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Sex hormone production

INTRODUCTION Hormone-dependent sex differences in growth rate have been known for a long time. It was natural, then, that the availability of hormones and other natural or synthetic substances displaying hormonal activity led to experiments aiming at their use to increase production. While the sex hormone production of hormonally active substances in animal production rose, opposition to their use also increased, because of the theoretical possibility that residues in edible tissues might endanger consumers.

A distinction should be made between the hormones as such, for which the metabolism in the body is relatively well known, and synthetic or other substances for whose metabolic inactivation the body may not possess the enzymes necessary. Finally, other avenues to increased animal production as alternatives to use of hormones will be briefly envisaged. HORMONE PREPARATIONS USED IN ANIMAL PRODUCTION 2. The two former are used either in the free form or as esters, mainly those of propionic or benzoic acid. They are active orally as well as by implantation. Other orally active oestrogens include ethynyl-oestradiol, a more slowly metabolized derivative of the true hormone, with higher activity.

The synthetic androgens comprise a large number of substances, most of which are steroids. Of synthetic gestagens, only one will be mentioned here: melengestrol acetate, which stimulates growth in heifers but not in steers, and which can also be used for the suppression of oestrus. Numerous other gestagens also exist, but at present few other than progesterone and melengestrol acetate are used to stimulate growth. In addition to these substances, numerous others exist, and some of them are used more or less frequently in clinical veterinary medicine. However, clinical applications of hormones are not considered to be of consequence to the consumer, since such treatment is much less frequent than the use of hormones to promote growth.

Hormone preparationsin current use as growth stimulants are listed in Table 1, which also shows modes of application, dosages, etc. It will be noted that almost all preparations currently in use are based on implantation, the site usually being the base of the ear, or less frequently, the dewlap. RANGE OF APPLICATION In cattle the use of hormones is limited to veal calves and beef cattle. Veal calves are produced mainly in continental Europe, to an extent of about 8 million per year. Poultry generally do not appear to respond to oestrogens by increased gain but by changes in lipid deposition. MODES OF APPLICATION When DES was used as a feed additive, a usual procedure was to start treatment of steers at a body weight of 360 kg and continue administration for 120 to 170 days. Since restrictions on its use were imposed, most preparations have been administered as implants, whose effect is usually limited to 80 to 100 days.

Animals may be implanted at live weights from 270 to 450 kg. Implantation is subcutaneous, usually at the base of the ear, thus eliminating the risk that residues of the implantation site will be present in edible tissue. 1 Veal calves In veal calves, hormone treatment may begin at a body weight of about 65 kg, the animals being slaughtered at about 170 kg. 2 Steers The most extensive studies of the effects of hormones on growth and FCE have been carried out on steers, under strictly controlled conditions as well as in the field. Oestrogen implants have included DES, hexoestrol, oestradiol-17β and zeranol. In a series of 8 trials in the UK, the average additional daily gain amounted to 0. A number of trials have been carried out with implants containing two hormones.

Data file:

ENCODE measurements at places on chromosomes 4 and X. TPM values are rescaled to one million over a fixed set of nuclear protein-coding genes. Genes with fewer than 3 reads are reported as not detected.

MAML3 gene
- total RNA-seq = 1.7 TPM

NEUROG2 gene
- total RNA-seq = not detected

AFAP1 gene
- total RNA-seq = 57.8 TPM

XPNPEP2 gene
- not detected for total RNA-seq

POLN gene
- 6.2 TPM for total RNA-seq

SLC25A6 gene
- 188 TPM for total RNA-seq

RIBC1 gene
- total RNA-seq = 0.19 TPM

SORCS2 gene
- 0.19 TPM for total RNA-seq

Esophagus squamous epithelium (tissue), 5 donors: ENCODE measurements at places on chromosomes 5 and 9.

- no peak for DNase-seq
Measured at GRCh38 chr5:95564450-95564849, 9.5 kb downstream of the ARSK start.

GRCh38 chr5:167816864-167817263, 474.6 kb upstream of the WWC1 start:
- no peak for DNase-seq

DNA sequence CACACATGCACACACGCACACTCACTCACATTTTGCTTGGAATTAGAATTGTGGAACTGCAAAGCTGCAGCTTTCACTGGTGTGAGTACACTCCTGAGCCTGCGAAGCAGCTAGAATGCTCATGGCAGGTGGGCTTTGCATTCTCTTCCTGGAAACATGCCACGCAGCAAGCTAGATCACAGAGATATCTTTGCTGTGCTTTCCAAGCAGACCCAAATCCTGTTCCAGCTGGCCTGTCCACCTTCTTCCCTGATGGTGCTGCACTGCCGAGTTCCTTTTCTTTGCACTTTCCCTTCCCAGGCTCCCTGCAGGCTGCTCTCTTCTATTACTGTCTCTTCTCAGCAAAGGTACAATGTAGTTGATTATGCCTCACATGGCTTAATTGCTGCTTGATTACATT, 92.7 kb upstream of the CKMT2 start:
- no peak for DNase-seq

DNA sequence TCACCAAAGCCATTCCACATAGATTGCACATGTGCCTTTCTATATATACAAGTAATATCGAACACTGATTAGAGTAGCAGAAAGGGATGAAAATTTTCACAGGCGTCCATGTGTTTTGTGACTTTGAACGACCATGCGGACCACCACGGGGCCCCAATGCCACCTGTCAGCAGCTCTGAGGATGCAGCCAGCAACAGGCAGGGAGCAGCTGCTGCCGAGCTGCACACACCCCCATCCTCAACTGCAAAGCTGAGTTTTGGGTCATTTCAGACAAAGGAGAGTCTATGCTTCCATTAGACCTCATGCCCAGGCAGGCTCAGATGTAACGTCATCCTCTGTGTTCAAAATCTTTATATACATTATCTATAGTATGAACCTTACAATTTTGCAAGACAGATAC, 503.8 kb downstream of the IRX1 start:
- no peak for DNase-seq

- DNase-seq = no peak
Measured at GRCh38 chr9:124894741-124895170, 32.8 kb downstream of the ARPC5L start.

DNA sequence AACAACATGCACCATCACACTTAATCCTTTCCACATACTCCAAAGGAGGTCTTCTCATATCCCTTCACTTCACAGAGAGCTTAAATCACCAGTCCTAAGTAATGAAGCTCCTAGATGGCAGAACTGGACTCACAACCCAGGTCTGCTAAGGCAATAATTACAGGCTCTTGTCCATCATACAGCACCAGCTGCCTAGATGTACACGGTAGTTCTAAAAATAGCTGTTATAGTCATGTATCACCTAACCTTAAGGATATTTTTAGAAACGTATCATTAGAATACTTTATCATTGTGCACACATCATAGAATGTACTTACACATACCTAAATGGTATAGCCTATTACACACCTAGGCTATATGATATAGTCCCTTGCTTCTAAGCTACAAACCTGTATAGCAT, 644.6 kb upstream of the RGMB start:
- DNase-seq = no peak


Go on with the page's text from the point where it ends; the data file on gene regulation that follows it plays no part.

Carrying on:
The combination of an oestrogen with an anabolic steroid, or with progesterone, has met with the greatest responses. Hormone preparations have also been tested in combination with substances such as monensin, which increase FCE by promoting propionic acid formation in the rumen. The evidence for highly significant positive effects on the growth rate and FCE of steers is thus beyond dispute, the most marked effects being provoked by implants combining an oestrogen with an androgen of high anabolic activity. 3 Bulls Since the entire male animal produces its own anabolic androgen, testosterone, an effect of additional hormones similar to that for steers is not to be expected.

The number of trials with bulls is also limited. 4 Heifers Recent trials with beef-producing heifers have mostly been based on the use of an androgen, although oestrogens have been tested, alone or in combination. 6 Swine and poultry There is little evidence that existing hormonal preparations influence the growth rate and FCE to an extent that would be interesting from a practical point of view. In poultry, redistribution of fat in the body is a known effect of oestrogens. 7 Undesirable side effects in treated animals Reported side effects of hormone treatment for growth stimulation are few and generally concern the use of oestrogens in steers.